However, he was with an unidentified female during that visit, the family (all still alive) told authorities.

Authorities are now looking to further complete the timeline—and the death toll—from the “Chameleon killer” who was Terry Peder Rasmussen.

Sgt. Michael Kokoski of the New Hampshire State Police told Forensic Magazine that investigators are now essentially entering "phase three of three," now that the ID has been made. It was the product of a half-dozen detectives spending the majority of their hours tracking the trail, along with the help of another half dozen assisting. The other agencies have also provided fundamental breakthroughs: the National Center for Missing and Exploited Children, the Manchester (NH) Police Department, the San Bernardino (Calif.) Sheriff's Office, and the Naval Criminal Investigative Services all made vital contributions.

Finding the ex-wife and four children still alive was a needed - but unexpected - break, Kokoski said.

"It's not necessarily something we expected," the sergeant said.

The third phase in New Hampshire is to identify the victims - and find the last woman seen with him in the Granite State, authorities said.

"Maybe this allows someone to make a connection," added Jeffery Strelzin, the senior assistant Attorney General for New Hampshire. "The focus is on identifying the four bodies in Allenstown, and finding out where Denise Beaudin is."

Rasmussen—then known as Vanner—was finally arrested for good in 2002. He had been living in the house of Eunsoon Jun, who had disappeared and whose mummified remains were found in a pile of kitty litter. He was locked up and pleaded guilty shortly after his fingerprints matched his previous crimes.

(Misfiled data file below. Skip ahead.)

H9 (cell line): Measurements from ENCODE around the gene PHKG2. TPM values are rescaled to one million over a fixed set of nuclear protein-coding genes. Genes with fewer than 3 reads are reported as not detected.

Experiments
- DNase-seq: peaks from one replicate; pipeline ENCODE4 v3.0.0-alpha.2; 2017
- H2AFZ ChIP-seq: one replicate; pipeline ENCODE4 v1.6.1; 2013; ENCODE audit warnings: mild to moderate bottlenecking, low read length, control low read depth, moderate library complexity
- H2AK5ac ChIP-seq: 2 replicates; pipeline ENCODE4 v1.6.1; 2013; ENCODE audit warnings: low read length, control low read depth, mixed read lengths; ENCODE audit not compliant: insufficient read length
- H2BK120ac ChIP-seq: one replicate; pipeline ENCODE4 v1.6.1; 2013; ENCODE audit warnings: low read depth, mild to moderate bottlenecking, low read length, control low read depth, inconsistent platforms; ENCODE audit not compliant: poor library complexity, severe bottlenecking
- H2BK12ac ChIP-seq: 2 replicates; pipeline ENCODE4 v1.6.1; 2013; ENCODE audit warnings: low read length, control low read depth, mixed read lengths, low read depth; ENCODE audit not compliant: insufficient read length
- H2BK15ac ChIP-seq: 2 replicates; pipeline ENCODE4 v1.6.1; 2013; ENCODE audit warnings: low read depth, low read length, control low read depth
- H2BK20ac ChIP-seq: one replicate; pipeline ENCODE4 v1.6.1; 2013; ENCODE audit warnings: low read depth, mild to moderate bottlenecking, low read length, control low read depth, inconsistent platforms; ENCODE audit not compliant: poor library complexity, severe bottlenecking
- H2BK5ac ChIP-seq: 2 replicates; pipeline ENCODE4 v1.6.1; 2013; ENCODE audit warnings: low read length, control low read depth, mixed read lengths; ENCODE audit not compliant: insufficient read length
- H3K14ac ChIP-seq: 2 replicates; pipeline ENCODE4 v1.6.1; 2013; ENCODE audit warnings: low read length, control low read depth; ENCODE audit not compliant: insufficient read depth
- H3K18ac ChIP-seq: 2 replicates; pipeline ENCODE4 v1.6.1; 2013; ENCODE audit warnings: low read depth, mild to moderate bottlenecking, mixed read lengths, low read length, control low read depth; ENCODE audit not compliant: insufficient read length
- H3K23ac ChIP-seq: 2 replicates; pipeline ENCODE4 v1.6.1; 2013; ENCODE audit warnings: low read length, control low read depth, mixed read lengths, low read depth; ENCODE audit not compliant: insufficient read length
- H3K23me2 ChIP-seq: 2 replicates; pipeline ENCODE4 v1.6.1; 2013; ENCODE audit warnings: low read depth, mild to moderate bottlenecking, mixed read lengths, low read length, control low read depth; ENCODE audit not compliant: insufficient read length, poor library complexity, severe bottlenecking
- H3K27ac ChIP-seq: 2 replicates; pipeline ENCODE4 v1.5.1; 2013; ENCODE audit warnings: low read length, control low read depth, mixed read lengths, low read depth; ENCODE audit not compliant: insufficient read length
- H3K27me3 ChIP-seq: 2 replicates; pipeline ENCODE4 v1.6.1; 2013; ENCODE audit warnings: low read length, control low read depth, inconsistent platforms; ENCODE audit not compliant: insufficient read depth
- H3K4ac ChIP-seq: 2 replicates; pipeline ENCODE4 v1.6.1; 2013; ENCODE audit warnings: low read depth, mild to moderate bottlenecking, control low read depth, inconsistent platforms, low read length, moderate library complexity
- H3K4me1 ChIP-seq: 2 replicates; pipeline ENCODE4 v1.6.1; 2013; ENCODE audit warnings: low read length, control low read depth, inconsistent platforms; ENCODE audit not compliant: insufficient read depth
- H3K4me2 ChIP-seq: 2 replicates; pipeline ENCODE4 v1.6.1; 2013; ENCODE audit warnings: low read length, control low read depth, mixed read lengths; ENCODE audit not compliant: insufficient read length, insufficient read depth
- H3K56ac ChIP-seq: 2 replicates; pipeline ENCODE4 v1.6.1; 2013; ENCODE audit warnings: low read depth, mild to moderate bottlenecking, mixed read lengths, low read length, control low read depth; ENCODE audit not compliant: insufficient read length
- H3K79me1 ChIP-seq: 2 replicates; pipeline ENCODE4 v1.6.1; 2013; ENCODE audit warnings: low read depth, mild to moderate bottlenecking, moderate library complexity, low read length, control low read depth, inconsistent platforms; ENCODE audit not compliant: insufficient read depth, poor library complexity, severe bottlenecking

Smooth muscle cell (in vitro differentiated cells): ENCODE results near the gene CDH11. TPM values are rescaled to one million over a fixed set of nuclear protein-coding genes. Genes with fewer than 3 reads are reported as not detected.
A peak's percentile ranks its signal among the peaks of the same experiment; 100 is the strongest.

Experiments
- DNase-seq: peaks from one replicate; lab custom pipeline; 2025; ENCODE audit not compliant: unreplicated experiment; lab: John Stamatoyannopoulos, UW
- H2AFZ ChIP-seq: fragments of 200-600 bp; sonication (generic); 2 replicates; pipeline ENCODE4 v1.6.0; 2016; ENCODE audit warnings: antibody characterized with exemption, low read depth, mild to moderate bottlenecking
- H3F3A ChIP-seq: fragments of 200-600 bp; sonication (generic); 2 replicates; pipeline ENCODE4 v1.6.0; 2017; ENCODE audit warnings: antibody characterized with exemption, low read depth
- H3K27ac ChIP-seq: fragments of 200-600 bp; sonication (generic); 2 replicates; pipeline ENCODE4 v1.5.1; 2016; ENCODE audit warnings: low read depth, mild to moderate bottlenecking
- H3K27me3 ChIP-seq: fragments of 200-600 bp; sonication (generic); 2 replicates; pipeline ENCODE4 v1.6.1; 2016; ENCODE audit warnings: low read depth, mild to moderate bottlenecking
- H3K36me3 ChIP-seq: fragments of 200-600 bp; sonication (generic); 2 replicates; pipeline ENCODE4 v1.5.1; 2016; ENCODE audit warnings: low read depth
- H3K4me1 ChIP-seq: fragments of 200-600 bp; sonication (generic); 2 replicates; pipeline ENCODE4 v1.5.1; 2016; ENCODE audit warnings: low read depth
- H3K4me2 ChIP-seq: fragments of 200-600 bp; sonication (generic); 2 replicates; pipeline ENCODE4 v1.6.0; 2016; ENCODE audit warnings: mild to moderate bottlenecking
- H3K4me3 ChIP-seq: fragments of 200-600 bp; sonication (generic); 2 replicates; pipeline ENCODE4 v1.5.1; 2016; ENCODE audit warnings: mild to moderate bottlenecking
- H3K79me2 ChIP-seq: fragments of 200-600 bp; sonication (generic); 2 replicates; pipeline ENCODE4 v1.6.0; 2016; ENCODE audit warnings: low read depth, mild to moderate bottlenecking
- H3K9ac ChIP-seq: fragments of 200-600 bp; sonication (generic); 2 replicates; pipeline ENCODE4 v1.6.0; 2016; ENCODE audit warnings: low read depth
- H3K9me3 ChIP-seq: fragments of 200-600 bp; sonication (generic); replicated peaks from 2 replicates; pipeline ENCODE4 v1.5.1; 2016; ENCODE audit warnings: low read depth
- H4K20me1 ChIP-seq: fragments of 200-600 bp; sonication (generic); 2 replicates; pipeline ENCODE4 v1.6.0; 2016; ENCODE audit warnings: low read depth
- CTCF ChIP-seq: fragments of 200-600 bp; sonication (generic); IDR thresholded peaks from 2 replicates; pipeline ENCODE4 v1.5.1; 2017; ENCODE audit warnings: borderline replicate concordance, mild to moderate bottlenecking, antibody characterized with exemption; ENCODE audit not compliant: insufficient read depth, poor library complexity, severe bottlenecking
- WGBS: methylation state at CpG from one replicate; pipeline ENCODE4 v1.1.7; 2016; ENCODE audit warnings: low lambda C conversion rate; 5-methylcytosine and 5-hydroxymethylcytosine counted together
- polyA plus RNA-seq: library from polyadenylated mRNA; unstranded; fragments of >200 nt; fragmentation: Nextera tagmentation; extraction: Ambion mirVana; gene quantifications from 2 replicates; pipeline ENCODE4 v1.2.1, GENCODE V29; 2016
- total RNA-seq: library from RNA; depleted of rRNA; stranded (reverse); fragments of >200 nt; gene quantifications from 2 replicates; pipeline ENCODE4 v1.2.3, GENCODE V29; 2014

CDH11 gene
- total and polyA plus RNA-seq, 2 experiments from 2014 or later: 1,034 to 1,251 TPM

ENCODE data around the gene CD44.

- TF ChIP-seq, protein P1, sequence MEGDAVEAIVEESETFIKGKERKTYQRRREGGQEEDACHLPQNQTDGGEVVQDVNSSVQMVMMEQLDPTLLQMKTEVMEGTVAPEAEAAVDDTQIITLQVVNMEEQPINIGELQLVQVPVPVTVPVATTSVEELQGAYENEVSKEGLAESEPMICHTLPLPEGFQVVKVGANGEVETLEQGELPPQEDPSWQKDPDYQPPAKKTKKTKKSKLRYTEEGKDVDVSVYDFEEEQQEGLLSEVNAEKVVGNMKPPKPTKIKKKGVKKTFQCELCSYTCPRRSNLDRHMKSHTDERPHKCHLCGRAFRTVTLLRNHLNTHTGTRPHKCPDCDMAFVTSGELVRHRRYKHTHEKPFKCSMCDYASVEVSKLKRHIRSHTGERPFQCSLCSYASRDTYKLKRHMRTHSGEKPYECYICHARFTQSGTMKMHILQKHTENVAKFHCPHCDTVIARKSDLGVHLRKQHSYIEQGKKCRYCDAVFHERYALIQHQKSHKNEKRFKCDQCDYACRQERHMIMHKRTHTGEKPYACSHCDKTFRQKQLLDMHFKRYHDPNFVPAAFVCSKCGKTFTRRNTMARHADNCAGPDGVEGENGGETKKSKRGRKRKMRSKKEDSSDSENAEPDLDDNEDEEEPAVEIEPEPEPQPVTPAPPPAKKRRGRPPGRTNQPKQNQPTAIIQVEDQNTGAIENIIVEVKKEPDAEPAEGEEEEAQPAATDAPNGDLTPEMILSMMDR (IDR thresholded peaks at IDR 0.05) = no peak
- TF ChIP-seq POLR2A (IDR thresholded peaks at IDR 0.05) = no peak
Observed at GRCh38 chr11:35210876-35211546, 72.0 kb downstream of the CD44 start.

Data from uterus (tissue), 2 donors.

Advanced DNA searches through genealogy databases discovered a heretofore-unknown serial killer last summer.

Rasmussen, under the name Curtis Kimball, had been imprisoned for the abuse and abandonment of a little girl in 1986. He had been traveling with the girl for some time, left her at an RV campground, and though he was later caught and served years in prison, he again disappeared off the radar of authorities. When the abandoned little girl grew up, she wanted to know where the killer had taken her from. (Her DNA proved the man who had abandoned her was not her father.) Instead, her DNA later pointed back to a family on the East Coast—and to a birth identity in New Hampshire.

Peter Headley, a detective at the San Bernardino County Sheriff’s Office, enlisted the latest state-of-the-art genetic ancestry help to find her surviving biological relatives, all the way across the country. The girl known as Lisa had been an infant named Dawn Beaudin when she had disappeared with her mother Denise Beaudin and a man named Robert Evans from their Allenstown, New Hampshire home in November 1981. All three were never heard from again. None were ever reported missing by the family left behind, because they had been told they were purposely leaving to avoid debts.

The Bear Brook Murders crime scene was discovered long after the killer left. One barrel with two bodies was found in 1985, the other with two more decomposed remains was discovered a short distance away in 2000. The site was just several miles down the road from the home of Evans and the two Beaudin females. So investigators from the National Center for Missing and Exploited Children, the New Hampshire State Police and the San Bernardino County Sheriff’s Office acted on a hunch, and ran virtually every DNA test possible.

It had long been established that Evans/Kimball was not related to Lisa/Dawn Beaudin. But he was the biological father of one of the little girls inside the Bear Brook barrels. The “Chameleon”—whose real identity has finally been determined—is almost certainly the killer of the four Bear Brook females, the New Hampshire Attorney General announced earlier this year.

Rasmussen, as of this identification, is believed to have killed at least six females: the four Allenstown victims, Denise Beaudin, and Eunsoon Jun. But authorities acknowledge more victims may be out there among the unidentified bodies and unknown graves of America.

Headley told Forensic Magazine by phone Friday investigators still have their work cut out for them.

"This definitely filled in a lot of the gaps," he said. "But there's still a lot of work to do."